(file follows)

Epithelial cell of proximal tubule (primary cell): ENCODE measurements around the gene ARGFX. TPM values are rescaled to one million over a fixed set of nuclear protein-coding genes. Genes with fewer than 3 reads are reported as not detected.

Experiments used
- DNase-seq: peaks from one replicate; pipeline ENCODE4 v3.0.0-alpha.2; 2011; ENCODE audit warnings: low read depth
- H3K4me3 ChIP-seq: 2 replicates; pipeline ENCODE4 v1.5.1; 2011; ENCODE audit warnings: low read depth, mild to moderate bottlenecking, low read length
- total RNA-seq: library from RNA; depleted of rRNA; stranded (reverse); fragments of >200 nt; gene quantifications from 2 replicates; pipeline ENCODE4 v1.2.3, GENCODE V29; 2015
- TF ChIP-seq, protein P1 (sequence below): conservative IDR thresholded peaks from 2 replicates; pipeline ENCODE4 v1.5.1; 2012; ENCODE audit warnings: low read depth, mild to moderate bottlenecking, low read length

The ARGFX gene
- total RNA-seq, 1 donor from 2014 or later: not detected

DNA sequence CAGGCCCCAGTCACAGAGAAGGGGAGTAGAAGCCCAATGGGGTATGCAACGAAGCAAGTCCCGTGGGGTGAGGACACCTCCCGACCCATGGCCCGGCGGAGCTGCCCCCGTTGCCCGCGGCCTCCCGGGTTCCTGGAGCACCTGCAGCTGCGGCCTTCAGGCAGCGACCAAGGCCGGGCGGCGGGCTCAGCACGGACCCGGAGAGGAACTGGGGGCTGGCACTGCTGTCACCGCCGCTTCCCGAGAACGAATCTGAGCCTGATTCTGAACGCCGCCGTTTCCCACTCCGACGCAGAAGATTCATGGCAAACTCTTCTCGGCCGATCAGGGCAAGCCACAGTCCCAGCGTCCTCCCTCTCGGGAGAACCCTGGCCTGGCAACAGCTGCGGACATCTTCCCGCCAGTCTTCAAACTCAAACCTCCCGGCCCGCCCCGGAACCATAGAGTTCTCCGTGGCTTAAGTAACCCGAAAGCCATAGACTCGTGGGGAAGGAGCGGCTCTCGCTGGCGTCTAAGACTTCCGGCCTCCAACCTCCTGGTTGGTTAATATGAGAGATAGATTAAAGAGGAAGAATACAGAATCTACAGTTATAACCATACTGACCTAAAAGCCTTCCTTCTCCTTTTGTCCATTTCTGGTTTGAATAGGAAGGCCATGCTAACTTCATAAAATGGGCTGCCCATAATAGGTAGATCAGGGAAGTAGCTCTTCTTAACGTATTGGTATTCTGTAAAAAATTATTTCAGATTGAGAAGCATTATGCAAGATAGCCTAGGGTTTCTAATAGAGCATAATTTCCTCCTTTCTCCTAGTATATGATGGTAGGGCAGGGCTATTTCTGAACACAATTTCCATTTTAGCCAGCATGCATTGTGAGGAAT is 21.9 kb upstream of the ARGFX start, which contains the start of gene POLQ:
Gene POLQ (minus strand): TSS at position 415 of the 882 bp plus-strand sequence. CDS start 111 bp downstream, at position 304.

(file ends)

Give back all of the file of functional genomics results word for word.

Epithelial cell of proximal tubule (primary cell): ENCODE measurements around the gene ARGFX. TPM values are rescaled to one million over a fixed set of nuclear protein-coding genes. Genes with fewer than 3 reads are reported as not detected.

Experiments used
- DNase-seq: peaks from one replicate; pipeline ENCODE4 v3.0.0-alpha.2; 2011; ENCODE audit warnings: low read depth
- H3K4me3 ChIP-seq: 2 replicates; pipeline ENCODE4 v1.5.1; 2011; ENCODE audit warnings: low read depth, mild to moderate bottlenecking, low read length
- total RNA-seq: library from RNA; depleted of rRNA; stranded (reverse); fragments of >200 nt; gene quantifications from 2 replicates; pipeline ENCODE4 v1.2.3, GENCODE V29; 2015
- TF ChIP-seq, protein P1 (sequence below): conservative IDR thresholded peaks from 2 replicates; pipeline ENCODE4 v1.5.1; 2012; ENCODE audit warnings: low read depth, mild to moderate bottlenecking, low read length

The ARGFX gene
- total RNA-seq, 1 donor from 2014 or later: not detected

DNA sequence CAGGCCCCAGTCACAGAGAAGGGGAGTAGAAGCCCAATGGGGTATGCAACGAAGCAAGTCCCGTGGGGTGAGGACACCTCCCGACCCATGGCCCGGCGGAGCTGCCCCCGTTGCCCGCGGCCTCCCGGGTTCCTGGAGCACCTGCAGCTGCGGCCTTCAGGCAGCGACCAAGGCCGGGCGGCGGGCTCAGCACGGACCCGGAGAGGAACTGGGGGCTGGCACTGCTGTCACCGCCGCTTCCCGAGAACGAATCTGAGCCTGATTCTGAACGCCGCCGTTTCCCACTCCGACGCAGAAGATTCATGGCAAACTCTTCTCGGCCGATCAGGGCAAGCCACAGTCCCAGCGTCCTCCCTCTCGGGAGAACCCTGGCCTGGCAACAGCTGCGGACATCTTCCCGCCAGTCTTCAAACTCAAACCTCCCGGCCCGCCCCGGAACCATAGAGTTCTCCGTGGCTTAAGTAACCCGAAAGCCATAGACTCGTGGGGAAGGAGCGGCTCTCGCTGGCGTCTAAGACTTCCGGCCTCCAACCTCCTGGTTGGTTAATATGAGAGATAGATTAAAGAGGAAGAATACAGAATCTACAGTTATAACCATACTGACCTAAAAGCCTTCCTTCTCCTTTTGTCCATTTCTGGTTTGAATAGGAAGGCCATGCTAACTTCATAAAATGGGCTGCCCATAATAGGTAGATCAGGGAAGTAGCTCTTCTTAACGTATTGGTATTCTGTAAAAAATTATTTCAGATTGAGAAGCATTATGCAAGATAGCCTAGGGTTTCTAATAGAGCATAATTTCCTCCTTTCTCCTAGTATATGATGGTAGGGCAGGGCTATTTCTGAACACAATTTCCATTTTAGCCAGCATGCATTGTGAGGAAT is 21.9 kb upstream of the ARGFX start, which contains the start of gene POLQ:
Gene POLQ (minus strand): TSS at position 415 of the 882 bp plus-strand sequence. CDS start 111 bp downstream, at position 304.